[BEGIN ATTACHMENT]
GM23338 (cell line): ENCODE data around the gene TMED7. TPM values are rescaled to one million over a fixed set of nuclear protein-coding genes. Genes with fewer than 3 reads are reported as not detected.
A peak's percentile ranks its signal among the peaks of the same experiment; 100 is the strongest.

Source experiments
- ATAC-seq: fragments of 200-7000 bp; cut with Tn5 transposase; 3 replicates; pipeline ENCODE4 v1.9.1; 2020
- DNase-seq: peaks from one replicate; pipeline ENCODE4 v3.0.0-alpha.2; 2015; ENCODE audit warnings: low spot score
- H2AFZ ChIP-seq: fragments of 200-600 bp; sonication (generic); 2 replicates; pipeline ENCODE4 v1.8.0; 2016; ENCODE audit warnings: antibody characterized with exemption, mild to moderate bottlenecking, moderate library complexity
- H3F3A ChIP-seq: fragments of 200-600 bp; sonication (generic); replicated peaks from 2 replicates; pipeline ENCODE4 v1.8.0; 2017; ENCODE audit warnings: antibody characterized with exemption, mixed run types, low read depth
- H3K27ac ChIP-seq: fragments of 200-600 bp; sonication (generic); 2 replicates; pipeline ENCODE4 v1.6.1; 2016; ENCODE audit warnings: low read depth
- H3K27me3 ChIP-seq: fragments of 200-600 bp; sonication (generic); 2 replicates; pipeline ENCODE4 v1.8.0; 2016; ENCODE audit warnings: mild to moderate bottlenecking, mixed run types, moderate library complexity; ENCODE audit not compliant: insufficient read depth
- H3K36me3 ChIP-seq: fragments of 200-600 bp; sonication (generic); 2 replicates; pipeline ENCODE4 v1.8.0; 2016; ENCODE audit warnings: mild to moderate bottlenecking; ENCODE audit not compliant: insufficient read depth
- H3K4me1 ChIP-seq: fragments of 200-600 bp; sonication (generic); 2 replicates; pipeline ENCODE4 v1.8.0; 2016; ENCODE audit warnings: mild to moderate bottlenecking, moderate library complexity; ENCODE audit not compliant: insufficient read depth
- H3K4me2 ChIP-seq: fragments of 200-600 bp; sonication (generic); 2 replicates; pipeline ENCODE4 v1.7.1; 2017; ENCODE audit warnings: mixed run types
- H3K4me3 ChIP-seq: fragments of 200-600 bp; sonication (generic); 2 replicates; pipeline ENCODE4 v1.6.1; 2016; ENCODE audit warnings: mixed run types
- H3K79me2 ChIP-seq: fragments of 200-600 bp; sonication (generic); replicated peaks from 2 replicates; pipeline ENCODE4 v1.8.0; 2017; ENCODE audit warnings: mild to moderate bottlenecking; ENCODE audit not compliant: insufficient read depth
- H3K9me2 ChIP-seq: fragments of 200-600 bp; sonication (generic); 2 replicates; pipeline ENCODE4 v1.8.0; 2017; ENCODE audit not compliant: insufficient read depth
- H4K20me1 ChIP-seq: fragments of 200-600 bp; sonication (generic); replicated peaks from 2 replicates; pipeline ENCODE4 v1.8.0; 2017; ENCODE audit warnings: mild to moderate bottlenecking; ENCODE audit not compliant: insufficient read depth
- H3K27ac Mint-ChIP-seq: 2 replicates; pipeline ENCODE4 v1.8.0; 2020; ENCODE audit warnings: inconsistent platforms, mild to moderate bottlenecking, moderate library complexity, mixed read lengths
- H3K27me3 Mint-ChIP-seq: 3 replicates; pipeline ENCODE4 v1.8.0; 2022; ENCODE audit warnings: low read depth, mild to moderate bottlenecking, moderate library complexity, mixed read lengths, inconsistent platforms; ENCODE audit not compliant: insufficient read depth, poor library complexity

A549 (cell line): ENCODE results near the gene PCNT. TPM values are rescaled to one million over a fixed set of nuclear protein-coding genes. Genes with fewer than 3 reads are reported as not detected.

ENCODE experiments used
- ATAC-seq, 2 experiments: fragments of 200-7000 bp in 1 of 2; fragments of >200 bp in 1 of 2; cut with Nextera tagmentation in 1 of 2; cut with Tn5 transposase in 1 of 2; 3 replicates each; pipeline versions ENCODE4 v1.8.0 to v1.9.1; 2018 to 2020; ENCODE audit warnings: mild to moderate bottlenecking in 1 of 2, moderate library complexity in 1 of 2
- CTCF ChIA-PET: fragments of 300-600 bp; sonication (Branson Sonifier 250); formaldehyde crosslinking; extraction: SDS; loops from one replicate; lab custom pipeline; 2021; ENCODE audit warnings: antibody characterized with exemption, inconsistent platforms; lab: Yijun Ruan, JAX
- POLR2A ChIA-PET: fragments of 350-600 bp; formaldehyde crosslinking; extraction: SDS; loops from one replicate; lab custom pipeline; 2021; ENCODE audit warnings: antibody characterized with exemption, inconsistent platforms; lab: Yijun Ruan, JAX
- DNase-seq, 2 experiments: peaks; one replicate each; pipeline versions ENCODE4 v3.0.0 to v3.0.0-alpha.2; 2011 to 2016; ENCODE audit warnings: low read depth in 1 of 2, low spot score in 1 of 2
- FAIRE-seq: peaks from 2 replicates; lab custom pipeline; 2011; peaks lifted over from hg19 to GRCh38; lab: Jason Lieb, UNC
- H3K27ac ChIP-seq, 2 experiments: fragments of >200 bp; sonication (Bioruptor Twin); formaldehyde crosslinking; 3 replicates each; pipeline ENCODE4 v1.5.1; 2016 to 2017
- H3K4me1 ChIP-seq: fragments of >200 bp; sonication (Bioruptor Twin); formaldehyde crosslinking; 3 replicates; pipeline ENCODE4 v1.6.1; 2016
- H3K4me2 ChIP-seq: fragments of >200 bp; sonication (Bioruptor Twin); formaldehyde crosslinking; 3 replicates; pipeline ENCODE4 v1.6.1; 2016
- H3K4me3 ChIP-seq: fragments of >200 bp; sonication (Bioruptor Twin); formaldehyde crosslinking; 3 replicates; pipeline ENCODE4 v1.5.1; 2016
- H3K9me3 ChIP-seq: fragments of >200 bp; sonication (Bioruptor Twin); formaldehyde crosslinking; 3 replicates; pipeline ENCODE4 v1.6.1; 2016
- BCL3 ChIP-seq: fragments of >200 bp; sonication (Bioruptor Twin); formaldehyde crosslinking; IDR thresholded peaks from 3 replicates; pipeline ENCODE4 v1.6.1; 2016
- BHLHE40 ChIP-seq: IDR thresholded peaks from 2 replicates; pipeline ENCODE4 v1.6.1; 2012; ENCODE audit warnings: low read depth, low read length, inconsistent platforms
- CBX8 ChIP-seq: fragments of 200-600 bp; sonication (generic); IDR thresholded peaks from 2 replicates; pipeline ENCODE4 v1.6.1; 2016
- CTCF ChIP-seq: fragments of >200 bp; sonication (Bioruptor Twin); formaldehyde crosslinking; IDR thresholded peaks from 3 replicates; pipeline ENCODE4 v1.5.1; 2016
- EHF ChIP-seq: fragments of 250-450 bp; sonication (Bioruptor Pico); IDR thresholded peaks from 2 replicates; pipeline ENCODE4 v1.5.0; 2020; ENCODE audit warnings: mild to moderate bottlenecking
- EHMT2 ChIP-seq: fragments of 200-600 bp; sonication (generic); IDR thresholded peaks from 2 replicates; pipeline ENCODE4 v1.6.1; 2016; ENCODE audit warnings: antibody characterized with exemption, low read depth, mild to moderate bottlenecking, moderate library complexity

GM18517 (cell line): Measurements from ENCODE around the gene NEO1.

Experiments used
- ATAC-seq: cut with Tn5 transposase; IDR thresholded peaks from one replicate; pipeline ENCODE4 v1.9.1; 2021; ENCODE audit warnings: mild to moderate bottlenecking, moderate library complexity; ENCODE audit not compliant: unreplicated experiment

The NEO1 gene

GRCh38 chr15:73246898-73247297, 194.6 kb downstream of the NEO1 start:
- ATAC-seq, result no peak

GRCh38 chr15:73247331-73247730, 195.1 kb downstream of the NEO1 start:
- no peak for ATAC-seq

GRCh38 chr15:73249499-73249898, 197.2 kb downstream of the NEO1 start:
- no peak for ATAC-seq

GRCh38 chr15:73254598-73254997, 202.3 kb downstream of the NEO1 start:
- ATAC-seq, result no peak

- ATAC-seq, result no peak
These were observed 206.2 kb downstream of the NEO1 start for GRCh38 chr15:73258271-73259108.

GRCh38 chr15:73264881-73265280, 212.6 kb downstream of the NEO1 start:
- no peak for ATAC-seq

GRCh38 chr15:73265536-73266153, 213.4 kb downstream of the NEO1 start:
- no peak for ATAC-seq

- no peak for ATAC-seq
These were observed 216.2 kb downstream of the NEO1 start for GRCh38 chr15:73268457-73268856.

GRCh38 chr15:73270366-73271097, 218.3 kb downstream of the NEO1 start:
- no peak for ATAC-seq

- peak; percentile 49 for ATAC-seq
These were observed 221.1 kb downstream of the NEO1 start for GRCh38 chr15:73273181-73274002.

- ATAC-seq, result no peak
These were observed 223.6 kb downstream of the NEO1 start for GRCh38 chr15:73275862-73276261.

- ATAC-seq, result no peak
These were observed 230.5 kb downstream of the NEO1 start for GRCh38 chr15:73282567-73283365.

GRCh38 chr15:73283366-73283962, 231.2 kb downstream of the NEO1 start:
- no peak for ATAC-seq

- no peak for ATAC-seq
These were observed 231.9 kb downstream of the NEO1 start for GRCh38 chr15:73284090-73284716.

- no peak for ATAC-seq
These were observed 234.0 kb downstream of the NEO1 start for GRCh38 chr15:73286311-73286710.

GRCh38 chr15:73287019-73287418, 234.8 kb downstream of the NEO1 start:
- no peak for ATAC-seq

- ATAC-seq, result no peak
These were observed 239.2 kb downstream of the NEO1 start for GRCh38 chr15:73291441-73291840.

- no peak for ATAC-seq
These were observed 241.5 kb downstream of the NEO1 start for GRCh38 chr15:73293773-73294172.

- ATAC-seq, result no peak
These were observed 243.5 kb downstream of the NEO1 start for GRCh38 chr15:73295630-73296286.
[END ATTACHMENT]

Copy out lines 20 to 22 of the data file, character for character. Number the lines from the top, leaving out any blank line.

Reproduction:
ENCODE experiments used
- ATAC-seq, 2 experiments: fragments of 200-7000 bp in 1 of 2; fragments of >200 bp in 1 of 2; cut with Nextera tagmentation in 1 of 2; cut with Tn5 transposase in 1 of 2; 3 replicates each; pipeline versions ENCODE4 v1.8.0 to v1.9.1; 2018 to 2020; ENCODE audit warnings: mild to moderate bottlenecking in 1 of 2, moderate library complexity in 1 of 2
- CTCF ChIA-PET: fragments of 300-600 bp; sonication (Branson Sonifier 250); formaldehyde crosslinking; extraction: SDS; loops from one replicate; lab custom pipeline; 2021; ENCODE audit warnings: antibody characterized with exemption, inconsistent platforms; lab: Yijun Ruan, JAX